“About half of people on an SSRI or SNRI reported lower than expected drug effects when taking psilocybin together with their antidepressant,” Gukasyan told PsyPost. “Based on anecdotal reports we expected this number to be higher.”
The researchers also found that the likelihood of reduced psilocybin effects decreases over time after discontinuing SSRIs or SNRIs, but this reduction may still be significant for up to 1-3 months after discontinuation. The finding was not strongly influenced by fluoxetine, an SSRI with a long half-life. This suggests that the decreased effects of psilocybin are likely due to longer-term changes in the brain rather than the immediate effects of the antidepressant.
“Commonly used antidepressants (e.g. SSRI’s, SNRI’s) may be associated with reduced psychedelic drug effects, and this may last even 1-3 months after discontinuing an antidepressant,” Gukasyan explained to PsyPost. “The effect is less pronounced with antidepressants whose mechanisms do not involve serotonin, such as bupropion (Wellbutrin).”
“The duration of these effects suggests that this change is mediated by something other than serum drug levels. We suspect that it may be related to antidepressant-induced changes in serotonin receptor density, which can take a few months or more to return to higher levels after medication is discontinued.”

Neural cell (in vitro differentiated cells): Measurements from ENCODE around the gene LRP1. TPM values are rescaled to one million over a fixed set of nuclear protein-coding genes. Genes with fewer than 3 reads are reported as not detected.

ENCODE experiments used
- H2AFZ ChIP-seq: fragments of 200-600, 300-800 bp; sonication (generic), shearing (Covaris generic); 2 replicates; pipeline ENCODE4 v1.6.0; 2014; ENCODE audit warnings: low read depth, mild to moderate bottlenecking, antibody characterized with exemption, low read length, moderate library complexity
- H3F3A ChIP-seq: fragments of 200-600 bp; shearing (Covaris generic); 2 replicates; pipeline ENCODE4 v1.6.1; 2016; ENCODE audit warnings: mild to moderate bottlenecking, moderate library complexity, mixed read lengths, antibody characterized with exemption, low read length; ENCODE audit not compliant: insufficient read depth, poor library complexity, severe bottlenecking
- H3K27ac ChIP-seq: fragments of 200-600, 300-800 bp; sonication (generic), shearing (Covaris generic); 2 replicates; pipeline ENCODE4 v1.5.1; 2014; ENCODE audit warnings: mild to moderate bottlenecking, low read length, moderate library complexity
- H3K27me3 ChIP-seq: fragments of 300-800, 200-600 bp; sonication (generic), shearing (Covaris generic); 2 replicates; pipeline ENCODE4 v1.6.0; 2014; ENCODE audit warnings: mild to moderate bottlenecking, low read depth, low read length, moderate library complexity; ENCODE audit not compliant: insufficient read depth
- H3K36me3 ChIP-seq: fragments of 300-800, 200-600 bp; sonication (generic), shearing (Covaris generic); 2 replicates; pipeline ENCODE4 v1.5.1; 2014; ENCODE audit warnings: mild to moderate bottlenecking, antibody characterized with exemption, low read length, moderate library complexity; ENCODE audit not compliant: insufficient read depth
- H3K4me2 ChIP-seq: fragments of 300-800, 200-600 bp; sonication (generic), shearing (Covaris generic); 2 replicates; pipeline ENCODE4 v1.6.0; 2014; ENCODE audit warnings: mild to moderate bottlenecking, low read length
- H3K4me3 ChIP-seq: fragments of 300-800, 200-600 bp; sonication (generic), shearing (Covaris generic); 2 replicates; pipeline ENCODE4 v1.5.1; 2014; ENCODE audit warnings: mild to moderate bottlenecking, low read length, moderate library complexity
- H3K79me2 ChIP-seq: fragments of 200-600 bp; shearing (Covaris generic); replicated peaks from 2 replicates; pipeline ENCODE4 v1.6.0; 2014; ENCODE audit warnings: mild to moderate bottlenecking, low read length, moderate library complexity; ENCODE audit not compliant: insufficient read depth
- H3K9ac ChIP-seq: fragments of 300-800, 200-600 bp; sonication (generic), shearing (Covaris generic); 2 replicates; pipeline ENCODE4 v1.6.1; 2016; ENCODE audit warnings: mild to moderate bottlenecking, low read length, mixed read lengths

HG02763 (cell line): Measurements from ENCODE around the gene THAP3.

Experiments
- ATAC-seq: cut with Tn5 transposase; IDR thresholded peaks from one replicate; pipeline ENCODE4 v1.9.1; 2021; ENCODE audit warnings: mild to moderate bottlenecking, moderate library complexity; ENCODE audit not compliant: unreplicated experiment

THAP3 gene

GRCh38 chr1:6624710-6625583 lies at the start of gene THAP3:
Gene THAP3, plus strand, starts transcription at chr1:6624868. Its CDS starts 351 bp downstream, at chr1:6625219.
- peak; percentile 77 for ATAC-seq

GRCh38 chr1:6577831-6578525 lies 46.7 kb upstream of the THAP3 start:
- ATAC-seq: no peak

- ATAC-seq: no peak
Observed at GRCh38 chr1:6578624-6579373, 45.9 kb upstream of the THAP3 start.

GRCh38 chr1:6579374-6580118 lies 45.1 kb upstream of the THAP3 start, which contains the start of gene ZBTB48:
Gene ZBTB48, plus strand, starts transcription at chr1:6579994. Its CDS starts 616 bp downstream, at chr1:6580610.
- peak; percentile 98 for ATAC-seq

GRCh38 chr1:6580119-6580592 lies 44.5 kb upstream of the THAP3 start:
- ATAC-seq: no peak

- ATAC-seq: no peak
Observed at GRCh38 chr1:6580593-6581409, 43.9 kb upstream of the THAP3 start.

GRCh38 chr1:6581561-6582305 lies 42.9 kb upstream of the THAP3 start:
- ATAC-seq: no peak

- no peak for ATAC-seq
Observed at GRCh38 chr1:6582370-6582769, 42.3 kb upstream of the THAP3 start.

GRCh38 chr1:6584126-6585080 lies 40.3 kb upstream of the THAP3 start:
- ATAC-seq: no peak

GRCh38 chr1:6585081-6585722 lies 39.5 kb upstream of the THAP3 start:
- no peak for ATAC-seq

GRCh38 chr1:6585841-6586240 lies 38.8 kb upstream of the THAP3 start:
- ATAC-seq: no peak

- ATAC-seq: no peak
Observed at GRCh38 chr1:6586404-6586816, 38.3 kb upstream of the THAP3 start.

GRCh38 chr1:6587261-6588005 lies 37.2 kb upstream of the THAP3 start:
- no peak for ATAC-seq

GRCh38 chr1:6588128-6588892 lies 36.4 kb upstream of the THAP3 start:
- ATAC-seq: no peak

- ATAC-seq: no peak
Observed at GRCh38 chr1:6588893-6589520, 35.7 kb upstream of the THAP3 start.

In clinical trials, psilocybin is typically not given to participants who are taking serotonergic antidepressants due to concerns about reduced efficacy and potential adverse interactions such as serotonin syndrome. However, the study did not find clear evidence that higher doses of antidepressants or longer duration of use lead to a greater reduction in psilocybin effects.
“We also expected that people who were on antidepressants for longer periods of time would be more likely to see reduced psilocybin effects, but we found the opposite: those who reported being on medications for >12 months had lower likelihood compared to those who had been on them for shorter periods of time,” Gukasyan said. “This might have been related to sampling issues (i.e. not enough respondents who had info about using a psychedelic shortly after discontinuing the medication).”
Adverse events resulting from the combination of psilocybin and antidepressants were rare in the study.
But future studies with larger samples and controlled dosing are needed to confirm the findings. Surveys of individuals who have participated in legal psilocybin retreats and have taken psilocybin during or after discontinuation of antidepressants could provide valuable additional data.
“These data were collected by retrospective survey, i.e. we asked people to think back to psychedelic experiences that may have occurred years ago, so they may be biased in their recollection of drug effects,” Gukasyan noted. “Another major caveat is that lower than expected drug effects may not necessarily mean lower therapeutic value. As an example, there was a recent case reported in the American Journal of Psychiatry in which a patient received psilocybin while on a high dose of trazodone, failed to experience significant acute drug effects, but still had significant improvement in depression afterward.”
The study, “Attenuation of psilocybin mushroom effects during and after SSRI/SNRI antidepressant use“, was authored by Natalie Gukasyan, Roland R. Griffiths, David B. Yaden, Denis G. Antoine II, and Sandeep M. Nayak.